“While stress relief is important, Enright believes there are other important mechanisms by which forgiveness works its magic. One of those, he suggests, is “toxic” anger. “There’s nothing wrong with healthy anger, but when anger is very deep and long lasting, it can do a number on us systemically,” he says. “When you get rid of anger, your muscles relax, you’re less anxious, you have more energy, your immune system can strengthen.”
So, maybe Jesus was on to something? Maybe forgiveness is essential to our own health, and happiness? That means, as hard, or even as impossible, as forgiveness can sometimes be, we have to learn to forgive anyway.
Our own lives may depend upon it.
Now, I know that it’s not easy. But, as C.S. Lewis pointed out, it’s something that most of us find easy to do, depending on the person who needs forgiveness:
“There is someone that I love even though I don’t approve of what he does. There is someone I accept though some of his thoughts and actions revolt me. There is someone I forgive though he hurts the people I love the most. That person is me.” – C.S. Lewis
See, this is why Jesus also commands us to love our neighbor as we love ourselves. Because we give ourselves permission to do horrible things and still consider ourselves worthy of forgiveness and mercy. That means we need to love others enough to consider that they, also, are worthy of being loved and forgiven and shown mercy.
Now, the truth is, forgiveness really has nothing to do with anyone being “worthy” of it. In fact, Jesus never met anyone he didn’t consider unworthy of forgiveness. He just forgave. Everyone. All the time. Usually without even being asked. He just immediately and without reservation said, “Your sins are forgiven you.”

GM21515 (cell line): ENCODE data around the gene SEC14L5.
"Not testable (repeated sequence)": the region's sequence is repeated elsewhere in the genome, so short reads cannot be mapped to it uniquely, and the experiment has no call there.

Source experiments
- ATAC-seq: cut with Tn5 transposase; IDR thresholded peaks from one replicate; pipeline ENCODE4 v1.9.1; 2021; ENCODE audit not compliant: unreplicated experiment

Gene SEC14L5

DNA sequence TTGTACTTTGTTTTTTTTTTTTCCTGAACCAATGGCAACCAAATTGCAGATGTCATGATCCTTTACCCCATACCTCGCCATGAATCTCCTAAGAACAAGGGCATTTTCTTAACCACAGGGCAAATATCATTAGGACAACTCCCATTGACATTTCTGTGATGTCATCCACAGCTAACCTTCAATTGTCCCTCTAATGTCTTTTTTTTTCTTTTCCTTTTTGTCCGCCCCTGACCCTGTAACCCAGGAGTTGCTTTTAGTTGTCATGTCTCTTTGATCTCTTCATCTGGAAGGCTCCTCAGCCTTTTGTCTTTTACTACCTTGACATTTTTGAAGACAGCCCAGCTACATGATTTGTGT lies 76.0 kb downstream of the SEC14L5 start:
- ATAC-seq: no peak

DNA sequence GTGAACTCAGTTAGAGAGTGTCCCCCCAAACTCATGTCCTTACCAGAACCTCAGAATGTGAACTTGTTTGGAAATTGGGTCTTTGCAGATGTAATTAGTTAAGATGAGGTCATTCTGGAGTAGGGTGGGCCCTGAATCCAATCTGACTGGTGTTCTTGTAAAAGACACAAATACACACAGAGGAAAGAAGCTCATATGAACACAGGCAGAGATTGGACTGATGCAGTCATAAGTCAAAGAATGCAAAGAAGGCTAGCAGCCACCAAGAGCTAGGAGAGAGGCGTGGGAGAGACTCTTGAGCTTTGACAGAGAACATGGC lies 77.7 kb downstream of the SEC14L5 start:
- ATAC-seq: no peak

Yes, Jesus wants us to understand something: Our forgiveness is connected to how we forgive of others.
If we are quick to forgive, then we also live as people who are forgiven – free from all condemnation and guilt.
But, if we hold on to condemnation, if we refuse to release guilt, then it remains with us, and we become infected with it. It begins to define us. It starts to fester within.
So, let’s repent of our unforgiveness. Let’s extend the same grace and mercy and love to others that we want so much to enjoy for ourselves.
Remember: forgiving others unlocks you from the prison of bitterness. It sets you free from the bondage of pain. And, it also sets you free to receive your own sweet forgiveness and begin your own process of inner healing.
Until we forgive, we are not forgiven. Until we forgive, we cannot move on and experience healing, and freedom and the joy of Reconstruction.
So…are you ready to forgive?
NOTE: If you need help walking through the process, I’m happy to do so. Starting Monday, Sept. 30, I’ll be leading a 90-Day Online Coaching Program called “Square 1” that will take us from Deconstruction to Reconstruction, and this work of forgiveness is a very big part of that.
Learn more at Square 1.
Keith Giles was formerly a licensed and ordained minister who walked away from organized church 11 years ago, to start a home fellowship that gave away 100% of the offering to the poor in the community. Today, He and his wife live in Meridian, Idaho, awaiting their next adventure.